Libya’s Internet, which had been returning to normal late last week, has once again been almost entirely shut down by the government, as violence continues across the North African country, a Google Transparency Report said over the weekend. As of Monday morning, there was only intermittent access and most Libyans could not log on to the Internet.
The first blackout occurred on February 18, but Internet access was restored after being completely cut for 7 hours. Many analysts had thought that the government was attempting an Internet blackout akin to Egypt’s efforts in January to silence coverage of the anti-government protests.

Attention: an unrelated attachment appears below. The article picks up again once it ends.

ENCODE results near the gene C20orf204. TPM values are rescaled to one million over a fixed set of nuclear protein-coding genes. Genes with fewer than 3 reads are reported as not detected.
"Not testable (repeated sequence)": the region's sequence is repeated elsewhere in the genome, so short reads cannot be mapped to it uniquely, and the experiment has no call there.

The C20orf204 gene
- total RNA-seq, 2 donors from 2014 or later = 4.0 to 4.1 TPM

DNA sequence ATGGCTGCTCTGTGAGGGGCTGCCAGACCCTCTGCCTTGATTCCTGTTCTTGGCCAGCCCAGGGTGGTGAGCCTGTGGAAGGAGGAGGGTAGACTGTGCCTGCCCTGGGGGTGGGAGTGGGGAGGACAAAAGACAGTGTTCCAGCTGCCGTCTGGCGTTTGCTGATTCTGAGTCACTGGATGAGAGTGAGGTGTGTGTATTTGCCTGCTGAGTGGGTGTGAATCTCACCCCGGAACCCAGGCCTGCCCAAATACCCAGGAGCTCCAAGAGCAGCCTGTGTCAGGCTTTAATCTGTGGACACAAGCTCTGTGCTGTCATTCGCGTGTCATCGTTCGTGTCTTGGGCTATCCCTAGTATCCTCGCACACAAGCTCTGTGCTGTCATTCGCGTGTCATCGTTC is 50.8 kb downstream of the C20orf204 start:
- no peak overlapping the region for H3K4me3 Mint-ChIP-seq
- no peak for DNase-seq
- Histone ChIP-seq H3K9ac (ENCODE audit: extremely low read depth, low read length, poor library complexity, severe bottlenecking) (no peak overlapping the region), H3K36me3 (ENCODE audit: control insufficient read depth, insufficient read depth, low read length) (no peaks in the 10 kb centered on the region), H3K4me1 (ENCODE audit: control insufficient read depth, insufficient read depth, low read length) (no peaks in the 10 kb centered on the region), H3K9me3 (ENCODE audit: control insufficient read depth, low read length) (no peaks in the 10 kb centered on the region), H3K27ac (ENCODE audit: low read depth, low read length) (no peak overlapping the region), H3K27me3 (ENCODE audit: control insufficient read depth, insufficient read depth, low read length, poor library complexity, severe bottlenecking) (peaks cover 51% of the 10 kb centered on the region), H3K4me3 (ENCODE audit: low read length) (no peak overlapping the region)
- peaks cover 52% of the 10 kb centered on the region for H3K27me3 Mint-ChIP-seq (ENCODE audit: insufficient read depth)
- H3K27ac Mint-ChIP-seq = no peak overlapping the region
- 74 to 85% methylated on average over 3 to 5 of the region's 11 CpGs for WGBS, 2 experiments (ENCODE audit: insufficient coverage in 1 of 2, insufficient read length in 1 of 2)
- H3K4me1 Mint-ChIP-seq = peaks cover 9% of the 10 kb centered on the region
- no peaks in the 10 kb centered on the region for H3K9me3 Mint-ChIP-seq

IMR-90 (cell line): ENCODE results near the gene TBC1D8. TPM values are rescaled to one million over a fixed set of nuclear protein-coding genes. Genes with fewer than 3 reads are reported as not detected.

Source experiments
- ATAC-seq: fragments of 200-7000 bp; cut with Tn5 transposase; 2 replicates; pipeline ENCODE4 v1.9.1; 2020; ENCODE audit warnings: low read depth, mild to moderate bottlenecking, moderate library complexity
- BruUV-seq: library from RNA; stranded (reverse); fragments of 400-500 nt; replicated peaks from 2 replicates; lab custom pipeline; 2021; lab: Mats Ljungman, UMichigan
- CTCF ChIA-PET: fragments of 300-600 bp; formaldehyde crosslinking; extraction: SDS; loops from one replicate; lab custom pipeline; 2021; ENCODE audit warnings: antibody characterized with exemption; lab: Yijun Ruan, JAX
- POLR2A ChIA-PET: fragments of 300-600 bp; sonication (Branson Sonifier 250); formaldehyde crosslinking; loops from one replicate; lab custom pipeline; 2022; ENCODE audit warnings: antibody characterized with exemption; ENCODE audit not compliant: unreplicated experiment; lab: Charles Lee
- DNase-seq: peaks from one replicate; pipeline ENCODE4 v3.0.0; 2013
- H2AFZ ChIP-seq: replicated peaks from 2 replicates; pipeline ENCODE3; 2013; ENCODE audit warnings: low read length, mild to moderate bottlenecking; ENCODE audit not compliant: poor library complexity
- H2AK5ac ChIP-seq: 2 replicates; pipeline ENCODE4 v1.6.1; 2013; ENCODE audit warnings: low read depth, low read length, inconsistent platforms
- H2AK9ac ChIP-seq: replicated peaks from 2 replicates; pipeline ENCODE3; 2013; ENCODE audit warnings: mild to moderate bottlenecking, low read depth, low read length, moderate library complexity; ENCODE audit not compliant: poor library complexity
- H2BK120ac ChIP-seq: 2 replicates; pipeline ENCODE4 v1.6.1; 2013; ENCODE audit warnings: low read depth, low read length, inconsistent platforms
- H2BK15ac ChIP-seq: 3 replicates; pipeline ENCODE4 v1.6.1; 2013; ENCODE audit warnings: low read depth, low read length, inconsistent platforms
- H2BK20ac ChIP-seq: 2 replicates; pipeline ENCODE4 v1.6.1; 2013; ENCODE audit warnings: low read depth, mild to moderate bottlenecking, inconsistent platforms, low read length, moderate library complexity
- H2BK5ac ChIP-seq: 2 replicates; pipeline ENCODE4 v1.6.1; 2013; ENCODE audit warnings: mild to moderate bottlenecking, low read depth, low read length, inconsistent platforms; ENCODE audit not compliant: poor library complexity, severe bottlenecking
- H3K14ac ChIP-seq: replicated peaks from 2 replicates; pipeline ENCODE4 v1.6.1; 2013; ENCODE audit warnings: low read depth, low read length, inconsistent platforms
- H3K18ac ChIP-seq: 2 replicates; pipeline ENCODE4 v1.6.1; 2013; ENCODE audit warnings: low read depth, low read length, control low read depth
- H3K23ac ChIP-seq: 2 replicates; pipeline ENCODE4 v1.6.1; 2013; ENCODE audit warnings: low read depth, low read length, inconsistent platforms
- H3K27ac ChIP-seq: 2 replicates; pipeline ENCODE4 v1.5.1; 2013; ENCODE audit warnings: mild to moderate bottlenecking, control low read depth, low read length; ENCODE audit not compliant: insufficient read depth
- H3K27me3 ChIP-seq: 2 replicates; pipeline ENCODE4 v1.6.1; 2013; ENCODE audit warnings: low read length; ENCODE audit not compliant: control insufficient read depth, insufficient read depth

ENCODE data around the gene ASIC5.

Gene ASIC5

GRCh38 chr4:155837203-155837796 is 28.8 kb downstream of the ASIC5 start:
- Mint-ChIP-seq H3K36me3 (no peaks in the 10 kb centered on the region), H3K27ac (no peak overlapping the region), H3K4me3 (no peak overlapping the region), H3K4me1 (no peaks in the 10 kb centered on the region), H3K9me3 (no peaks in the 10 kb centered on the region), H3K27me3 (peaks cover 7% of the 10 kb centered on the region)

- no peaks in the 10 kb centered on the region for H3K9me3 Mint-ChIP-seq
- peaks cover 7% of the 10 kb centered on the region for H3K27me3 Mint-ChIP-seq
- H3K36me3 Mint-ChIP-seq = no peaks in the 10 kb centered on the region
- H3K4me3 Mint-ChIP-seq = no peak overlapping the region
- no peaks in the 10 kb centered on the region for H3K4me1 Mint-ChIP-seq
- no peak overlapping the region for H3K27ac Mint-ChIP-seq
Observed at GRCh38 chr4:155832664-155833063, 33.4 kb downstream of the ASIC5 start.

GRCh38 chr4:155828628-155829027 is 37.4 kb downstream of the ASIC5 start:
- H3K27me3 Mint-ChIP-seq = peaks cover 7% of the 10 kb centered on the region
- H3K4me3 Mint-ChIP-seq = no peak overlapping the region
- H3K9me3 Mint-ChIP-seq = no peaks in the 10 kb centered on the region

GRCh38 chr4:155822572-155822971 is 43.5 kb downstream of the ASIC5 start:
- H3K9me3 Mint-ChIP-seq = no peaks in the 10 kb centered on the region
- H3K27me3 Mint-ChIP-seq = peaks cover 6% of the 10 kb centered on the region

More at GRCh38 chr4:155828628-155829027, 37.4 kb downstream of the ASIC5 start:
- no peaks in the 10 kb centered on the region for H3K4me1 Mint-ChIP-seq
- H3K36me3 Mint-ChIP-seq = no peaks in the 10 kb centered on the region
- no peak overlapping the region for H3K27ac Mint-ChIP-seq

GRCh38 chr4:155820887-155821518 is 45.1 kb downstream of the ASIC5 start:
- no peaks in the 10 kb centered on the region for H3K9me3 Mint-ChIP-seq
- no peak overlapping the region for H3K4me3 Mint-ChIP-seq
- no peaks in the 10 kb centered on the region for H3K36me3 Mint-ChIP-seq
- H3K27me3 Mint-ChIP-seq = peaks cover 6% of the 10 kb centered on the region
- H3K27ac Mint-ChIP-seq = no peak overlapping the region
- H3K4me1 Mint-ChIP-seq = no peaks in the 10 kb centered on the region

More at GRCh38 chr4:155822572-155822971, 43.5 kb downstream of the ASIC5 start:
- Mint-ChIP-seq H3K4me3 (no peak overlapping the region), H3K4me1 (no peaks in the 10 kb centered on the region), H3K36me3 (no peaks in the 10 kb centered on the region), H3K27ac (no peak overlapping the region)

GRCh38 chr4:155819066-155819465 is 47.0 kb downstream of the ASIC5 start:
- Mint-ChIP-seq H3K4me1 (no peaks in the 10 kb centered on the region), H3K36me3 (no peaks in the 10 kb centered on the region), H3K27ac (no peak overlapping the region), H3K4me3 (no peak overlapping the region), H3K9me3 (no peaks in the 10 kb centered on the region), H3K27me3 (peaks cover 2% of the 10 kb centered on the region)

James Cowie, chief technology officer of Renesys, an information technology consultancy, said this time it is different from the case in Egypt, or even the previous service outages. “It’s like a post-apocalyptic scenario where the roads are there, there just isn’t any traffic,” he said.
One Libyan-American in Tripoli managed to tell IT News Africa and Bikya Masr that “the Internet is almost completely shut down. I haven’t had access in days and it means that it is increasingly difficult to stay in touch with the outside world.”
By Jonathan Terry